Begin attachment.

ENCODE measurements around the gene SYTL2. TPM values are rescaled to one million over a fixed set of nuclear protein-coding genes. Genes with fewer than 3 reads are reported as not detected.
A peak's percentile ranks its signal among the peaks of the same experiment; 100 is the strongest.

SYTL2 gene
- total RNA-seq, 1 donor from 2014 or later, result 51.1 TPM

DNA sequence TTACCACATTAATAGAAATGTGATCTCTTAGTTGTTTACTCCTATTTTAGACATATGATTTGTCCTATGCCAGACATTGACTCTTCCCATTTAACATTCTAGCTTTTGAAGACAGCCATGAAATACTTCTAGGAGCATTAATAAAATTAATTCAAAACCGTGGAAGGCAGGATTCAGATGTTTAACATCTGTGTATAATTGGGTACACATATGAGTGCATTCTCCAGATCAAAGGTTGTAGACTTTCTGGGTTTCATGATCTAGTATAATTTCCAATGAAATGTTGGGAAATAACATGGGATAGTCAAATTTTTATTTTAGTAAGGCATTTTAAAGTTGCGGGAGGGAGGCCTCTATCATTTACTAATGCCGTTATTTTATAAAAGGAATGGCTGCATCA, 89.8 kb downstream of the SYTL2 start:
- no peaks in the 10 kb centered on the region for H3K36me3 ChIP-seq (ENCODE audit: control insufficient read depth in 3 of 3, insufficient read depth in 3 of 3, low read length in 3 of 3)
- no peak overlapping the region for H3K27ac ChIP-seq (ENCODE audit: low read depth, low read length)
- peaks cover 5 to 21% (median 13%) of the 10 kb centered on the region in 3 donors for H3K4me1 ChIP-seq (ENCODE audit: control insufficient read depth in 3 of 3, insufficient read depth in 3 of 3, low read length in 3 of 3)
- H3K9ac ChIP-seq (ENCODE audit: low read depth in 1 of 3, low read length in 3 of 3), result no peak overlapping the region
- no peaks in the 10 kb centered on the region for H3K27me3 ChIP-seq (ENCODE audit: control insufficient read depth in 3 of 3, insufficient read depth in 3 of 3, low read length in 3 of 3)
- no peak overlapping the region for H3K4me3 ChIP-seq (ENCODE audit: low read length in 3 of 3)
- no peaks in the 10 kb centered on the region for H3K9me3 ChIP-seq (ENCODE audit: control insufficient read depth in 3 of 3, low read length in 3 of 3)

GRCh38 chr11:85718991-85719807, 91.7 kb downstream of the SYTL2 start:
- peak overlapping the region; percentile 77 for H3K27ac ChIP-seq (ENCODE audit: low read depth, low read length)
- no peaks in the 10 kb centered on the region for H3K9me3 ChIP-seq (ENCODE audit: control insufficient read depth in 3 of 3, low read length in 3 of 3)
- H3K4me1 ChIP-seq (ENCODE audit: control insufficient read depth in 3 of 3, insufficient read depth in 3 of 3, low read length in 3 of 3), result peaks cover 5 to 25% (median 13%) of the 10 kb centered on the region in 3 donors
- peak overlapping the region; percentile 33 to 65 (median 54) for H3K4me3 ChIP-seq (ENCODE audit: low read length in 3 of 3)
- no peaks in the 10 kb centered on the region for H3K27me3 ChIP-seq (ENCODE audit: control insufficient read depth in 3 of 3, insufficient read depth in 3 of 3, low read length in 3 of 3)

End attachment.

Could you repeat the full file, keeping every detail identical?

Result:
ENCODE measurements around the gene SYTL2. TPM values are rescaled to one million over a fixed set of nuclear protein-coding genes. Genes with fewer than 3 reads are reported as not detected.
A peak's percentile ranks its signal among the peaks of the same experiment; 100 is the strongest.

SYTL2 gene
- total RNA-seq, 1 donor from 2014 or later, result 51.1 TPM

DNA sequence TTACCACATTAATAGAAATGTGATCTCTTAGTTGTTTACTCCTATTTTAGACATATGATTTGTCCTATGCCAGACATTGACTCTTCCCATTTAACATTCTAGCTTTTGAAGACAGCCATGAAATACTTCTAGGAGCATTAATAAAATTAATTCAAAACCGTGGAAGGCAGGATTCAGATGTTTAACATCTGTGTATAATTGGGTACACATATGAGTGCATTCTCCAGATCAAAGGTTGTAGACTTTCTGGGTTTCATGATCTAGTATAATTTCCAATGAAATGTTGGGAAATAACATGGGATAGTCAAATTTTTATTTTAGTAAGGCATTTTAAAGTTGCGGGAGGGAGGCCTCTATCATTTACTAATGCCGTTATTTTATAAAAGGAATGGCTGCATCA, 89.8 kb downstream of the SYTL2 start:
- no peaks in the 10 kb centered on the region for H3K36me3 ChIP-seq (ENCODE audit: control insufficient read depth in 3 of 3, insufficient read depth in 3 of 3, low read length in 3 of 3)
- no peak overlapping the region for H3K27ac ChIP-seq (ENCODE audit: low read depth, low read length)
- peaks cover 5 to 21% (median 13%) of the 10 kb centered on the region in 3 donors for H3K4me1 ChIP-seq (ENCODE audit: control insufficient read depth in 3 of 3, insufficient read depth in 3 of 3, low read length in 3 of 3)
- H3K9ac ChIP-seq (ENCODE audit: low read depth in 1 of 3, low read length in 3 of 3), result no peak overlapping the region
- no peaks in the 10 kb centered on the region for H3K27me3 ChIP-seq (ENCODE audit: control insufficient read depth in 3 of 3, insufficient read depth in 3 of 3, low read length in 3 of 3)
- no peak overlapping the region for H3K4me3 ChIP-seq (ENCODE audit: low read length in 3 of 3)
- no peaks in the 10 kb centered on the region for H3K9me3 ChIP-seq (ENCODE audit: control insufficient read depth in 3 of 3, low read length in 3 of 3)

GRCh38 chr11:85718991-85719807, 91.7 kb downstream of the SYTL2 start:
- peak overlapping the region; percentile 77 for H3K27ac ChIP-seq (ENCODE audit: low read depth, low read length)
- no peaks in the 10 kb centered on the region for H3K9me3 ChIP-seq (ENCODE audit: control insufficient read depth in 3 of 3, low read length in 3 of 3)
- H3K4me1 ChIP-seq (ENCODE audit: control insufficient read depth in 3 of 3, insufficient read depth in 3 of 3, low read length in 3 of 3), result peaks cover 5 to 25% (median 13%) of the 10 kb centered on the region in 3 donors
- peak overlapping the region; percentile 33 to 65 (median 54) for H3K4me3 ChIP-seq (ENCODE audit: low read length in 3 of 3)
- no peaks in the 10 kb centered on the region for H3K27me3 ChIP-seq (ENCODE audit: control insufficient read depth in 3 of 3, insufficient read depth in 3 of 3, low read length in 3 of 3)